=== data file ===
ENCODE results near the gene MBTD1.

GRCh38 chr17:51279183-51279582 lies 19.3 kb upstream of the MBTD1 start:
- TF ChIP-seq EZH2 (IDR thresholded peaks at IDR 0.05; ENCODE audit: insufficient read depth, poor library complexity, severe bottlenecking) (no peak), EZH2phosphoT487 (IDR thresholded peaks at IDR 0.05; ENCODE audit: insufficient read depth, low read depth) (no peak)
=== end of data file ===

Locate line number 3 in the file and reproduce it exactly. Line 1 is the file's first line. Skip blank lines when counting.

- TF ChIP-seq EZH2 (IDR thresholded peaks at IDR 0.05; ENCODE audit: insufficient read depth, poor library complexity, severe bottlenecking) (no peak), EZH2phosphoT487 (IDR thresholded peaks at IDR 0.05; ENCODE audit: insufficient read depth, low read depth) (no peak)